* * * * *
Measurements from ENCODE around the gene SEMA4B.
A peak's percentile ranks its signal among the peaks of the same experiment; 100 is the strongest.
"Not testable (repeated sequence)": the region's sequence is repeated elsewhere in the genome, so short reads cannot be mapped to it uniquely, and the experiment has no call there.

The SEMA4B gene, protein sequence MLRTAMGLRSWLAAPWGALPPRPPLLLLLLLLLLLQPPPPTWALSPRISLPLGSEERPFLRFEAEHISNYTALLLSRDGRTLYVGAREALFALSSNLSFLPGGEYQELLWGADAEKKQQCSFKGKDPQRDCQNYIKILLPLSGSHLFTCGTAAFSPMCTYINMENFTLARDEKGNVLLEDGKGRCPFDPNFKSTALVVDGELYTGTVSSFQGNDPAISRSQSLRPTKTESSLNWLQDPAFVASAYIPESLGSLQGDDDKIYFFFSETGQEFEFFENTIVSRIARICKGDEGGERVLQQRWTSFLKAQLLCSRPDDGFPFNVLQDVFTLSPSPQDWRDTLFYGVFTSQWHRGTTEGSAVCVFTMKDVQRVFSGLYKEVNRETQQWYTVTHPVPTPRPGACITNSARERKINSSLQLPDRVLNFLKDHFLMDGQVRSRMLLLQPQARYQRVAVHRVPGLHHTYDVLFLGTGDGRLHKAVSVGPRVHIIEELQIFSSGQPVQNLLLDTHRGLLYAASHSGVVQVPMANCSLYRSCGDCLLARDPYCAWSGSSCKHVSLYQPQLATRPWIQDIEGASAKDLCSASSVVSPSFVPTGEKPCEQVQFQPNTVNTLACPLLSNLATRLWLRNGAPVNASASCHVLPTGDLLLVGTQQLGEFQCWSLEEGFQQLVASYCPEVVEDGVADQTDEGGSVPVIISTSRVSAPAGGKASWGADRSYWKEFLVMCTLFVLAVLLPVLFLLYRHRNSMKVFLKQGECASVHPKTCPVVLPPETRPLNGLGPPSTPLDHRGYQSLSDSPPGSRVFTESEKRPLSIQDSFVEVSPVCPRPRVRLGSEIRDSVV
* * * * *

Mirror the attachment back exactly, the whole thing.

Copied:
Measurements from ENCODE around the gene SEMA4B.
A peak's percentile ranks its signal among the peaks of the same experiment; 100 is the strongest.
"Not testable (repeated sequence)": the region's sequence is repeated elsewhere in the genome, so short reads cannot be mapped to it uniquely, and the experiment has no call there.

The SEMA4B gene, protein sequence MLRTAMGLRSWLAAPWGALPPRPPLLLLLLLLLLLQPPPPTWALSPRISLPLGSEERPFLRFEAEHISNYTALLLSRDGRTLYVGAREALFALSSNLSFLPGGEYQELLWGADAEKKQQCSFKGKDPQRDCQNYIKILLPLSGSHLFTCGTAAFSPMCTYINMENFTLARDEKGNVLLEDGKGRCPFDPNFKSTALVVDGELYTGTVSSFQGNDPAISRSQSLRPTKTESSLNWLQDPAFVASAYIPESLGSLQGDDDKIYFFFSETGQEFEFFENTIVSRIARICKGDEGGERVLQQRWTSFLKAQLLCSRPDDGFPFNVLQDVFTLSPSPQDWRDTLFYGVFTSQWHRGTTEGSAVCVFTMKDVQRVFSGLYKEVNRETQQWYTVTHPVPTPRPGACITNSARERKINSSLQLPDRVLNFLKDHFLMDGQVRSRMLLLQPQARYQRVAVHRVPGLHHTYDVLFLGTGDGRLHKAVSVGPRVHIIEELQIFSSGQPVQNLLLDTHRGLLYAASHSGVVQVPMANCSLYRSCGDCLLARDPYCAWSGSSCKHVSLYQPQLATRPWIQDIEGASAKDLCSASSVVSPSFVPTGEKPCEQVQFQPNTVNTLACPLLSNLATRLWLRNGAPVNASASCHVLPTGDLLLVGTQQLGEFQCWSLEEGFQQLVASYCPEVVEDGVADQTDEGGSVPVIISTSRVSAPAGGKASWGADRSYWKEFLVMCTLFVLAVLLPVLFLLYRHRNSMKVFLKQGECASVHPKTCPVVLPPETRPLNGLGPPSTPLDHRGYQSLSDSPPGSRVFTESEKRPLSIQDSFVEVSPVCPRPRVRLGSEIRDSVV